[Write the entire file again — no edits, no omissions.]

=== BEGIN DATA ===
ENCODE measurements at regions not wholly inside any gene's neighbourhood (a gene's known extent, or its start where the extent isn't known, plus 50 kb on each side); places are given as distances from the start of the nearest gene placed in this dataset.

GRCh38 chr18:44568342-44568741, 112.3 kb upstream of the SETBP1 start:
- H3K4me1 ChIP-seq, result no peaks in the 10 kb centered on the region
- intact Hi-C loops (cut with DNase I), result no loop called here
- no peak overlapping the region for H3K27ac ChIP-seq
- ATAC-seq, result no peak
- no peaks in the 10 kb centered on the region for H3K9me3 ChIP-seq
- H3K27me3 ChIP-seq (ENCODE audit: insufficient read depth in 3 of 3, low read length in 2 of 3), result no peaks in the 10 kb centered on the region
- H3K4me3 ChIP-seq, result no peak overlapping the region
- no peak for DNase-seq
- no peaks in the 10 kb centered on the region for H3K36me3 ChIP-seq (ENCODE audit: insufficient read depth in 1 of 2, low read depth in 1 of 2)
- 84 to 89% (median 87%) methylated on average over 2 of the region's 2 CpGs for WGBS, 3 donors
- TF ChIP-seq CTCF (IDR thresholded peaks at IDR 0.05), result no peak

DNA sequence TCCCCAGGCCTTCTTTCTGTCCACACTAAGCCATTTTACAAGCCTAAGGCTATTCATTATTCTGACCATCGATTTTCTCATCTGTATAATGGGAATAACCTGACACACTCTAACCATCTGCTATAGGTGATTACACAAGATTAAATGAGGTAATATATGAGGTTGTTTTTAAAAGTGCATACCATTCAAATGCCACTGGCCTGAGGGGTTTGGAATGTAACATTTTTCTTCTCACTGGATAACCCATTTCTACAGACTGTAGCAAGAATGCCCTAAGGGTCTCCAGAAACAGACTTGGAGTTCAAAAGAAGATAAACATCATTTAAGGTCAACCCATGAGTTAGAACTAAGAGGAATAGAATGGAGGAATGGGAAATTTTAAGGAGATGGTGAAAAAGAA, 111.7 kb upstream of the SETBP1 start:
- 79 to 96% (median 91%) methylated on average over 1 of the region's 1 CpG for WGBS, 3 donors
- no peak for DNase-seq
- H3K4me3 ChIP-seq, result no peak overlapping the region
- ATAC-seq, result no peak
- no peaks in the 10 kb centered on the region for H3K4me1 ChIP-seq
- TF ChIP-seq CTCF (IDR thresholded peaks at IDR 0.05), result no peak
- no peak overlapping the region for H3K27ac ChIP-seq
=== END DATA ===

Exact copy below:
ENCODE measurements at regions not wholly inside any gene's neighbourhood (a gene's known extent, or its start where the extent isn't known, plus 50 kb on each side); places are given as distances from the start of the nearest gene placed in this dataset.

GRCh38 chr18:44568342-44568741, 112.3 kb upstream of the SETBP1 start:
- H3K4me1 ChIP-seq, result no peaks in the 10 kb centered on the region
- intact Hi-C loops (cut with DNase I), result no loop called here
- no peak overlapping the region for H3K27ac ChIP-seq
- ATAC-seq, result no peak
- no peaks in the 10 kb centered on the region for H3K9me3 ChIP-seq
- H3K27me3 ChIP-seq (ENCODE audit: insufficient read depth in 3 of 3, low read length in 2 of 3), result no peaks in the 10 kb centered on the region
- H3K4me3 ChIP-seq, result no peak overlapping the region
- no peak for DNase-seq
- no peaks in the 10 kb centered on the region for H3K36me3 ChIP-seq (ENCODE audit: insufficient read depth in 1 of 2, low read depth in 1 of 2)
- 84 to 89% (median 87%) methylated on average over 2 of the region's 2 CpGs for WGBS, 3 donors
- TF ChIP-seq CTCF (IDR thresholded peaks at IDR 0.05), result no peak

DNA sequence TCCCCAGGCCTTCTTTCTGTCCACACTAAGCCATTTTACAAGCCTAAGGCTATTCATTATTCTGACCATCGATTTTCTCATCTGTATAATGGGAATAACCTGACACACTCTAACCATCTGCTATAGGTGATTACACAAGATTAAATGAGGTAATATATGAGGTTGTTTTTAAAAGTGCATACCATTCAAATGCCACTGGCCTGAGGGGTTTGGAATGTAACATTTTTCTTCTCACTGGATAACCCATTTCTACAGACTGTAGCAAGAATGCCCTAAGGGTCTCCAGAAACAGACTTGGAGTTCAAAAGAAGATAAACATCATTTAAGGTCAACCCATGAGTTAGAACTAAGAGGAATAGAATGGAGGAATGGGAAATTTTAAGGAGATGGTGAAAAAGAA, 111.7 kb upstream of the SETBP1 start:
- 79 to 96% (median 91%) methylated on average over 1 of the region's 1 CpG for WGBS, 3 donors
- no peak for DNase-seq
- H3K4me3 ChIP-seq, result no peak overlapping the region
- ATAC-seq, result no peak
- no peaks in the 10 kb centered on the region for H3K4me1 ChIP-seq
- TF ChIP-seq CTCF (IDR thresholded peaks at IDR 0.05), result no peak
- no peak overlapping the region for H3K27ac ChIP-seq